The investment included the sale and issuance of roughly 8.6 million shares of Cardium's common stock and warrants to buy up to about 3 million shares of common stock. Oppenheimer & Co. served as placement agent for the offering.
Cardium and its subsidiaries, InnerCool Therapies, and the Tissue Repair Company (both San Diego) are medtech companies primarily focused on the development of therapeutic products and devices for cardiovascular, ischemic and related indications.
The company said it will use the net proceeds from the financing to initiate its Phase III AWARE clinical study for Generx, initiate the Phase IIb clinical study for Excellarate in the second half of 2007, accelerate the commercialization of InnerCool's Celsius Control system and broaden and expand its temperature modulation technology into other medical indications and applications, and for general working capital.
In the fall of 2005, the company brought in its first funding of nearly $30 million and bought a cardiac angiogenesis drug portfolio from Schering AG (Berlin). At that time, the firm also merged with a subsidiary of Aires Ventures to gain a public listing (Medical Device Daily, Aug. 22, 2006).
In March 2006, Cardium acquired the technologies and products of InnerCool Therapies, a medtech company in the temperature modulation sector, which is designed to rapidly and controllably cool the body in order to reduce cell death and damage following acute ischemic events such as cardiac arrest or stroke, and to potentially lessen or prevent associated injuries such as adverse neurological outcomes.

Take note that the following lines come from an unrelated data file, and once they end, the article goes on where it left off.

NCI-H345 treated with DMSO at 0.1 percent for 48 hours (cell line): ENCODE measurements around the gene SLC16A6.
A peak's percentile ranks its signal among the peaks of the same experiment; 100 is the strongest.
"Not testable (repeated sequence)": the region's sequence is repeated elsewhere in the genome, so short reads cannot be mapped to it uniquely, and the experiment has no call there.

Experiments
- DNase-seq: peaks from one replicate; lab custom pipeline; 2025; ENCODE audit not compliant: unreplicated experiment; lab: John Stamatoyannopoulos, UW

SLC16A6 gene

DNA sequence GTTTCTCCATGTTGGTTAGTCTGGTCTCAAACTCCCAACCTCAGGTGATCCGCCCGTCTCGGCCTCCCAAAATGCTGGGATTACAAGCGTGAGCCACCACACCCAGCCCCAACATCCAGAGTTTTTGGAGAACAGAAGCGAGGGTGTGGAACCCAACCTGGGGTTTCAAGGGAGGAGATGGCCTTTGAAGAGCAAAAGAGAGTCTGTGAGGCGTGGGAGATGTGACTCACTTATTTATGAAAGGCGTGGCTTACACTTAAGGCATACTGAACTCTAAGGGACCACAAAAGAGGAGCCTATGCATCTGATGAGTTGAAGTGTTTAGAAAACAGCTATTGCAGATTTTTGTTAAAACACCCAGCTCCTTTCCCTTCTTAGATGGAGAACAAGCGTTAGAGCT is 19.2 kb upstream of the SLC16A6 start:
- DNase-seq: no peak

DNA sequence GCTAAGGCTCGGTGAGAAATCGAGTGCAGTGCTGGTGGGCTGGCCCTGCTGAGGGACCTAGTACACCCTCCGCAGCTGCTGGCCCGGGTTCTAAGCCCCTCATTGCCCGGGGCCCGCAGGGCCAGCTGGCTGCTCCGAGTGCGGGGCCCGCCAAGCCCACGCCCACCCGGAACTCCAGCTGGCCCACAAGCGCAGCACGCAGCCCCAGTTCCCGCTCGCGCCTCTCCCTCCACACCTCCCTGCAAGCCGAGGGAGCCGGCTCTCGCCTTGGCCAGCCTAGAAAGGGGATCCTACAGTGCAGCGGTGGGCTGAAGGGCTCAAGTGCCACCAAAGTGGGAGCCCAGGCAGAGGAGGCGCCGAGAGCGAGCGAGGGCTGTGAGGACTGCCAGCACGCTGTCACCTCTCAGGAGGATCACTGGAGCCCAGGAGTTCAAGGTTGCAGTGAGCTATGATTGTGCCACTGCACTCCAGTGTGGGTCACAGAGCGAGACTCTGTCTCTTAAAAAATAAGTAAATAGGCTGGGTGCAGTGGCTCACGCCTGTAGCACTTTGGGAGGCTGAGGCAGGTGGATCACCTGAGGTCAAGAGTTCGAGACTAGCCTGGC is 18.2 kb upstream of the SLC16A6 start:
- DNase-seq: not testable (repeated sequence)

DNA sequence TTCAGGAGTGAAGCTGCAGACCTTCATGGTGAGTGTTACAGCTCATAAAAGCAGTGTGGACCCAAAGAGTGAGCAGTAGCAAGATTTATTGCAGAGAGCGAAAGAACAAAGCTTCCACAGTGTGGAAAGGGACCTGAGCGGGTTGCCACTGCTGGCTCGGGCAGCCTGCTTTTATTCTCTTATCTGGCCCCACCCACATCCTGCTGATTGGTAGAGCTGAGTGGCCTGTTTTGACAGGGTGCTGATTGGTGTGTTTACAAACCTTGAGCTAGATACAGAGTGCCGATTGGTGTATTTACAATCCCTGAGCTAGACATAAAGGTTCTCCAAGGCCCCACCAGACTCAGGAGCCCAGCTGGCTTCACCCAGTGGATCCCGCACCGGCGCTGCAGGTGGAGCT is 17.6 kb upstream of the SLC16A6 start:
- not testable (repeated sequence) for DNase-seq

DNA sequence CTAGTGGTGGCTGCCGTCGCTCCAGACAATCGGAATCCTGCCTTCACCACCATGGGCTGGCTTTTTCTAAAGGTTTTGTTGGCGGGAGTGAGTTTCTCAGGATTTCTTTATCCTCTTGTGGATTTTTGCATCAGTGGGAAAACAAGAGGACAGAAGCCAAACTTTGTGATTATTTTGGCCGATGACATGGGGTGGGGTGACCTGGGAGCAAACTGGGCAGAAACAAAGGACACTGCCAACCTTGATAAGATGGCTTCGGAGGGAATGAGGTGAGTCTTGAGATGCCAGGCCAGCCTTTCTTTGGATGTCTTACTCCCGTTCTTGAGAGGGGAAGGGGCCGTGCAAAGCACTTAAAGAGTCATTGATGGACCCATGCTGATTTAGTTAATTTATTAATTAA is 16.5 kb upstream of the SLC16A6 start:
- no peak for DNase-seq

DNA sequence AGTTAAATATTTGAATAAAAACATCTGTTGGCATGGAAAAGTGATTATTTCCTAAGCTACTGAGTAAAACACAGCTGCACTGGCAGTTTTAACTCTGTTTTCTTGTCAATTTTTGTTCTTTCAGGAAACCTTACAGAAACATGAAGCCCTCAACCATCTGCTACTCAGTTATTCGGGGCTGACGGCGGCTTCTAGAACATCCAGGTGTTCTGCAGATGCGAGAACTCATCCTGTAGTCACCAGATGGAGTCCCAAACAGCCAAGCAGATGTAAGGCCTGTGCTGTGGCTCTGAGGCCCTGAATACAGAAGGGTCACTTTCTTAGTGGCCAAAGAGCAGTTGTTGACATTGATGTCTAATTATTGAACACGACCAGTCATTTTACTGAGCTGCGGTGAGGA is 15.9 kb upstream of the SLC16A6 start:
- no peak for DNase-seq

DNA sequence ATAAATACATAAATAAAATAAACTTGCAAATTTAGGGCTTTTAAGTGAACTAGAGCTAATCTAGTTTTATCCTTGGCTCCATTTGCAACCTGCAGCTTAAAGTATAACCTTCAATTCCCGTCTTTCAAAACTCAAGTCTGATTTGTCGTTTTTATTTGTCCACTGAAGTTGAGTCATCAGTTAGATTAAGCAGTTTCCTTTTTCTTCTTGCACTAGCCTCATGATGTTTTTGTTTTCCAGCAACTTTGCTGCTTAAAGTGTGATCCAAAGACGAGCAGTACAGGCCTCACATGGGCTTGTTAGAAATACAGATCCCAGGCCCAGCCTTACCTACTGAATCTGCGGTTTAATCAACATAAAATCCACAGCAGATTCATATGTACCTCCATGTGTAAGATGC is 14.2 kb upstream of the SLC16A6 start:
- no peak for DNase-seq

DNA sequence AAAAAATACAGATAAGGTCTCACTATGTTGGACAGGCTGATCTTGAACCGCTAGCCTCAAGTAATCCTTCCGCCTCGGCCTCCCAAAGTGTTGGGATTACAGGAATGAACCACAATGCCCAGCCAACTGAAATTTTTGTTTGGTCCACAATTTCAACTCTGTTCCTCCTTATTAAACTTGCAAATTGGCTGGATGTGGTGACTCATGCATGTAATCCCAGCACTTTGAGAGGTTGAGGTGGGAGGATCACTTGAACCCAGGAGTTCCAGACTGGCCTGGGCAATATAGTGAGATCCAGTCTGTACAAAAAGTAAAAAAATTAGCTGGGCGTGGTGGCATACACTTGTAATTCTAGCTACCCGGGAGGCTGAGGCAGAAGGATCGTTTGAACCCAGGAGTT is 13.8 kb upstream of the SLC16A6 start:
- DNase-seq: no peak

In August 2006, Cardium acquired the technologies and products of the Tissue Repair Company, a biopharmaceutical company focused on the development of growth factor therapeutics for the treatment of severe chronic diabetic wounds. Its lead product candidate, Excellarate, is a DNA-activated collagen gel for topical treatment formulated with an adenovector delivery carrier encoding human platelet-derived growth factor-B .
• Zonare Medical Systems (Mountain View, California), a developer of ultrasound technology, said the company is closing additional equity funding, representing about $15 million.
The Series G financing was led by existing investors Frazier Healthcare, 3i, Mosaix Ventures and CB Health Ventures. Other investors in this round included Draper Fisher Jurvetson, Ascension Health Ventures, Kaiser Permanente Ventures and several other existing investors.
Zonare makes compact sonography devices.
• IntelliDOT (San Diego) reported the closing of $10 million in Series D financing led by Psilos Group. Other investors in the company include Menlo Ventures, American River Ventures, Integral Capital Partners, Shoreline Ventures, Dick Allen, and Shea Ventures.
The company said it intends to use the new capital to support the expansion of its CAREt bedside barcoding system into acute care hospitals throughout the country.
IntelliDOT provides a wireless workflow optimization and medication error prevention solution for hospitals and other healthcare providers.
• Quidel (San Diego), a provider of point-of-care rapid diagnostic tests, said its board of directors has authorized the company to repurchase up to an additional $25 million in shares of its common stock. This is in addition to the remaining amounts authorized under the company's May 2005 $25 million repurchase program.
This increased authorization also extends Quidel's share repurchase program to March 9, 2009. Shares of the company's common stock may be repurchased from time to time in both privately negotiated and open market transactions, subject to management's evaluation of market conditions, applicable legal requirements and other factors.